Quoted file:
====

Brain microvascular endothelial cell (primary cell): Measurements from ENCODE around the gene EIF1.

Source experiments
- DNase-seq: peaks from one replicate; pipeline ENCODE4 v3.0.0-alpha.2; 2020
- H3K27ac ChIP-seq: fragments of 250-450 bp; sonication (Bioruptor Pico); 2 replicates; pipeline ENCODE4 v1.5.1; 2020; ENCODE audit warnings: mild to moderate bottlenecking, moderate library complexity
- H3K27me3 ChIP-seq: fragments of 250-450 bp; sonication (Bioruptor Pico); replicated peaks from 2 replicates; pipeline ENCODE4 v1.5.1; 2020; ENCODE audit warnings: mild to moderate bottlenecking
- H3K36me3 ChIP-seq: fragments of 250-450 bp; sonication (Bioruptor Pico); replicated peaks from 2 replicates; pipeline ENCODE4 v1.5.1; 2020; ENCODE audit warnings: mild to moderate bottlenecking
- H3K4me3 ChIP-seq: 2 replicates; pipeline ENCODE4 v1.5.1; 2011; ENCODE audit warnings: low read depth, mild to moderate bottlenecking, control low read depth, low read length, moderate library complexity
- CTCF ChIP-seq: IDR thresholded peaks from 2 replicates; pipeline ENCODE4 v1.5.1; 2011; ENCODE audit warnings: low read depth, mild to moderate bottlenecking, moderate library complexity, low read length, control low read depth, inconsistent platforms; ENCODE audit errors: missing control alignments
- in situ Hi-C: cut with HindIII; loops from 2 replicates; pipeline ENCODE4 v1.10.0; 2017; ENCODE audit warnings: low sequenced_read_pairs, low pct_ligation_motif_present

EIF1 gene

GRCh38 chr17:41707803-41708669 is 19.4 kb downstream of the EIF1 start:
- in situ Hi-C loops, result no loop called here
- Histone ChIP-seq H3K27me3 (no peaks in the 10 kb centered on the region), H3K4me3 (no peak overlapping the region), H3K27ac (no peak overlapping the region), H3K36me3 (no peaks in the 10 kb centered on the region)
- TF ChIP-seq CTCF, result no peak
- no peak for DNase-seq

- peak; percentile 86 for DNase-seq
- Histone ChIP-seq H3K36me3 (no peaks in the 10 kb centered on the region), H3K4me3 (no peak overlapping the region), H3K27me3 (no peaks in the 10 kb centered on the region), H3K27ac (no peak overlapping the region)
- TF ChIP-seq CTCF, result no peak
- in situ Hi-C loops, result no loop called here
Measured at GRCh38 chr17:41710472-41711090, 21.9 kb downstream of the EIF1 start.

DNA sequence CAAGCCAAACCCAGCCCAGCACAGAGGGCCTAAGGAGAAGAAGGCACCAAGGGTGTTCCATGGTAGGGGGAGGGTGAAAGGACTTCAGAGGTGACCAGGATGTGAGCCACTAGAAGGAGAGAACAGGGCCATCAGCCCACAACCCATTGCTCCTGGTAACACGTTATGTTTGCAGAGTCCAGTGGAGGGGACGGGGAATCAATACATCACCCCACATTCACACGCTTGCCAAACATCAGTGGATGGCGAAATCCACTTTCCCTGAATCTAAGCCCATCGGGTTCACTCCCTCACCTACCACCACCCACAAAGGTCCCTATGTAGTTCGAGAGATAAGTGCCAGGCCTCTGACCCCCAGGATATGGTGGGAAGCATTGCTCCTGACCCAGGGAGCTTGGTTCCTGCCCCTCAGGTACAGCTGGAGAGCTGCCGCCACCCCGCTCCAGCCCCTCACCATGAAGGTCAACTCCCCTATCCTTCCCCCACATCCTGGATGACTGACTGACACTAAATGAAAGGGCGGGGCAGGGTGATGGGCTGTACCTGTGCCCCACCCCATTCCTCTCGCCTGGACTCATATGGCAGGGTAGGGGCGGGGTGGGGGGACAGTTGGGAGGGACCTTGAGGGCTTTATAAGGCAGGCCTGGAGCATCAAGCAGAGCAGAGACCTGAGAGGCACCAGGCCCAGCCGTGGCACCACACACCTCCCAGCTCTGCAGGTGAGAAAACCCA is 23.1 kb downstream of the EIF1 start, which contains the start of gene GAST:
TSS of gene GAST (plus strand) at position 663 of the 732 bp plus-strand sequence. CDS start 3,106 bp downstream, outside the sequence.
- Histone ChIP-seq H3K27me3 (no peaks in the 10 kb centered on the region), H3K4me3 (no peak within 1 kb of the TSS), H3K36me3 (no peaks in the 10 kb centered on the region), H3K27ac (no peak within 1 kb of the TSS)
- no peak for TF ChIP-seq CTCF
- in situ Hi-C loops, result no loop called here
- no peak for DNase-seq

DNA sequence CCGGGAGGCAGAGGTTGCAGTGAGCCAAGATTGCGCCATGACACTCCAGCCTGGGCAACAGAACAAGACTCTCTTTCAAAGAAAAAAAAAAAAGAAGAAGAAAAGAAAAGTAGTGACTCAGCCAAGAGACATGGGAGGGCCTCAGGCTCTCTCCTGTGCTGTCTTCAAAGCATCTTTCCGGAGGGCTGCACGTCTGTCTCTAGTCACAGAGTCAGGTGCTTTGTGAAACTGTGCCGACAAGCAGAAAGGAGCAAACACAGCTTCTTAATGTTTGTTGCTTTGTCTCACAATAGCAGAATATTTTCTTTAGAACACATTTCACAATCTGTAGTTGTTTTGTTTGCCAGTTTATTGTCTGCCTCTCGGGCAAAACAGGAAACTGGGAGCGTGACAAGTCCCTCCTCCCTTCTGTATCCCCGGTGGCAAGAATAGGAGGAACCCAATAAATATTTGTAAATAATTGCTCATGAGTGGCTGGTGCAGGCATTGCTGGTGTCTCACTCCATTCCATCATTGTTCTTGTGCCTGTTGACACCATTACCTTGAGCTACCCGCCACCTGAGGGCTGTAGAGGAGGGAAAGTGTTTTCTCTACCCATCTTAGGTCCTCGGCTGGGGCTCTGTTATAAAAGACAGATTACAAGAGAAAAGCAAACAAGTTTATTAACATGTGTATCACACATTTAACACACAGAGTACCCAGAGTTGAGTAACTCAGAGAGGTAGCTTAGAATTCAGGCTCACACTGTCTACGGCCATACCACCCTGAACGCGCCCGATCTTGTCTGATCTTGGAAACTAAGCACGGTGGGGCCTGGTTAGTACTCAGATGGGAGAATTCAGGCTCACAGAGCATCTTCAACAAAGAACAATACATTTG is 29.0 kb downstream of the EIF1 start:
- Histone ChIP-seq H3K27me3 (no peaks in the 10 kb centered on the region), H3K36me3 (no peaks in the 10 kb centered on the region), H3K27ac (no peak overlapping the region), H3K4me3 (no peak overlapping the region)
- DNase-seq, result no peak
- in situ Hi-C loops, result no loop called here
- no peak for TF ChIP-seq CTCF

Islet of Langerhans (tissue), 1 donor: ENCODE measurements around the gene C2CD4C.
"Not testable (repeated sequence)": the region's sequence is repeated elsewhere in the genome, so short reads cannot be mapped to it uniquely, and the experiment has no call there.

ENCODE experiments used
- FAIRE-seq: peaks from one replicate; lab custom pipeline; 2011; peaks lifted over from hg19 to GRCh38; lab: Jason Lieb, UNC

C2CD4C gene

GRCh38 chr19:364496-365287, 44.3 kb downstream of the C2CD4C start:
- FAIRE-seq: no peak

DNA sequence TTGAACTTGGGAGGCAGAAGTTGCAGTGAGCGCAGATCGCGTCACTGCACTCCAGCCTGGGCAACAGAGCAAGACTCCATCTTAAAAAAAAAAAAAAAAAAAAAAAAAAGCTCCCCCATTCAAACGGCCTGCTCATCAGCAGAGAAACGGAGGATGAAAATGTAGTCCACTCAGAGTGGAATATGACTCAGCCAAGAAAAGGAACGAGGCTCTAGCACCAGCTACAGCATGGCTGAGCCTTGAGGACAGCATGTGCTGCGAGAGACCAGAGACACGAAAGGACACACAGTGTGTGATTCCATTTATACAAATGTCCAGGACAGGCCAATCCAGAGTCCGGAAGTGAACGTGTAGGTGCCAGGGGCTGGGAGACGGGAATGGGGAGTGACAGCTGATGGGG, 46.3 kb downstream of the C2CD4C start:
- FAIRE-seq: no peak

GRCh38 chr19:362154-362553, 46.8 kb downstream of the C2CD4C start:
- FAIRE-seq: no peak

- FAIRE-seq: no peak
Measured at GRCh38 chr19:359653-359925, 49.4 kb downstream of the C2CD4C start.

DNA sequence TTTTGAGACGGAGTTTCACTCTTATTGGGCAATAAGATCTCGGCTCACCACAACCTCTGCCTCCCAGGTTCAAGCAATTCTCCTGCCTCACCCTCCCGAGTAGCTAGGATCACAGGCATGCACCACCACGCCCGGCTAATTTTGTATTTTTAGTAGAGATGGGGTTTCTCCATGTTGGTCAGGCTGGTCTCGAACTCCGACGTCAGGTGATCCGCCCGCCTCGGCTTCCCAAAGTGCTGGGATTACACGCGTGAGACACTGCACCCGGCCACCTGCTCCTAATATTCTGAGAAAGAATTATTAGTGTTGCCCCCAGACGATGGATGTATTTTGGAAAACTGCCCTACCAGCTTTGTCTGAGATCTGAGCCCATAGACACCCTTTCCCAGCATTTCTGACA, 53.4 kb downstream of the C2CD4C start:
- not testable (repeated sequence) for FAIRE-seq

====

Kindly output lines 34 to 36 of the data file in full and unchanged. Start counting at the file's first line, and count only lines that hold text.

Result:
ENCODE experiments used
- FAIRE-seq: peaks from one replicate; lab custom pipeline; 2011; peaks lifted over from hg19 to GRCh38; lab: Jason Lieb, UNC

C2CD4C gene